2013-2014, August - Integrated Regional Water Management Plan for the Greater Monterey County Region
An Integrated Regional Water Management Plan (IRWM Plan) developed by 18 member entities that include government agencies, nonprofit organizations, educational organizations, water service districts, private water companies, and organizations representing agricultural, environmental, and community interests. The IRWM Plan is an expansion and modification of a previous plan – the May 2006 Salinas Valley Integrated Regional Water Management Functionally Equivalent Plan developed by Monterey County Water Resources Agency. While the traditional approach to water resource management has typically involved separate and distinct agencies managing different aspects of the water system, i.e., water supply, water quality, flood management, and natural resources, integrated regional water management considers the hydrologic system as a whole. The IRWM planning process brings together water and natural resource managers, along with other community stakeholders, to collaboratively plan for and ensure the region’s continued water supply reliability, improved water quality, flood management, and healthy functioning ecosystems—allowing for creative new solutions, greater efficiencies, and an increased promise of long-term success.
2013, November 19 - Protective Elevations to Control Sea Water Intrusion in the Salinas Valley, Geoscience for MCWRA
A report prepared in support of preventing revocation of Permit 1043 (State of California Division of Water Rights Permit for Diversion of Use of Water – Amended Permit 11043 dated 110-Jul-49) that allows for appropriation of water from the Salinas River in Monterey County California not to exceed 400 cfs with annual maximum diversion not to exceed 168,538 acre feet per year. The report addresses the potential beneficial uses of diverting water to help increase groundwater levels in the Pressure and East Side Subareas that would in turn help to control seawater intrusion.
Discussion of the historically low groundwater levels in the Salinas Valley, noting that the shallower wells have become unreliable. As the groundwater levels drop below sea level, the seawater intrusion in the coastal aquifers will worsen. Because of the fast-declining groundwater levels on the east side of the Salinas Valley, the potential for seawater moving inland increases. Enhancing recharge in these areas would be beneficial in reducing seawater intrusion while lowering flood risk and erosion damage. The article reviews potential strategies to increase infiltration of rainwater during winter storms thereby recharging the underlying aquifer.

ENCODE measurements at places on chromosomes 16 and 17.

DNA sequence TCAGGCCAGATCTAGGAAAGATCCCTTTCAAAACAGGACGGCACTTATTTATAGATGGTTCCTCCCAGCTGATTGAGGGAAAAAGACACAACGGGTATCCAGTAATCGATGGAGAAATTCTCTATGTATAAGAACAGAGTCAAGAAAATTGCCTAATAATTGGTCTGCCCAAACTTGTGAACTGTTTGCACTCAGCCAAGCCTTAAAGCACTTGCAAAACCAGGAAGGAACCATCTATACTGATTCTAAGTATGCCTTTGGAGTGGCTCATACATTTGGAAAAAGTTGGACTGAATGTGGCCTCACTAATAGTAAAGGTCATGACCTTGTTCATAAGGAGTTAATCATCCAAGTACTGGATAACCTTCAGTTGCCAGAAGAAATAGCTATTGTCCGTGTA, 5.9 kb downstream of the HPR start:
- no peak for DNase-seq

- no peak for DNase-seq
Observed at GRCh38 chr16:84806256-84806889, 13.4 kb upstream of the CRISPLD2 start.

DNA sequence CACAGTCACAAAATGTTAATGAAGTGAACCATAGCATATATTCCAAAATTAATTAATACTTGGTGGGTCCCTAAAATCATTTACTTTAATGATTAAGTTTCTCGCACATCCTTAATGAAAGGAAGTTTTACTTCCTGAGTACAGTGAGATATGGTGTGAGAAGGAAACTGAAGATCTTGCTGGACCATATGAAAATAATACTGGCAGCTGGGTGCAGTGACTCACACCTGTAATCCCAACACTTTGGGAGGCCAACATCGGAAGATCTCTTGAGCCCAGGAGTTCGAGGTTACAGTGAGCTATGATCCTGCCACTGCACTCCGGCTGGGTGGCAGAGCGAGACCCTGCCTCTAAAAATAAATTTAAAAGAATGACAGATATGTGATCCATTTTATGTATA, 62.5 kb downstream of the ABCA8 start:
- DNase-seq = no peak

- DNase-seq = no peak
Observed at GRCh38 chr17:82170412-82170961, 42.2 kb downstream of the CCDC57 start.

2015 – Project Justification – Addressing an Urgent Water Supply Need for a Disadvantaged Community in the Greater Monterey County IRWM Region
One hundred percent of Castroville’s water supply comes from the 400-foot aquifer of the Pressure sub-basin of the Salinas Valley Groundwater Basin. Groundwater levels in the aquifer dropped more than 100 feet below the seal level as of July 2015 at static conditions. Water levels dropped to more than 190 feet below the mean sea level during operation of the water well. The dramatic drop combined with the close proximity of the Pacific Ocean (less than 4 miles) and to existing seawater intrusion (less than ¼ mile) raised significant alarm that the existing water supply system to Castroville was imminently threatened with high salinity water. The water supply was likely to be contaminated within the year. The project addressed the needs by (a) drilling a new water well in the Deep Aquifer that would supply Castroville with 500 AFY of potable water, (b) installing water filtration for arsenic and other contaminants, (c) installing a 600,000-gallon water holding tank, and (d) implementing water conservation activities to reduce water consumption and raise community awareness.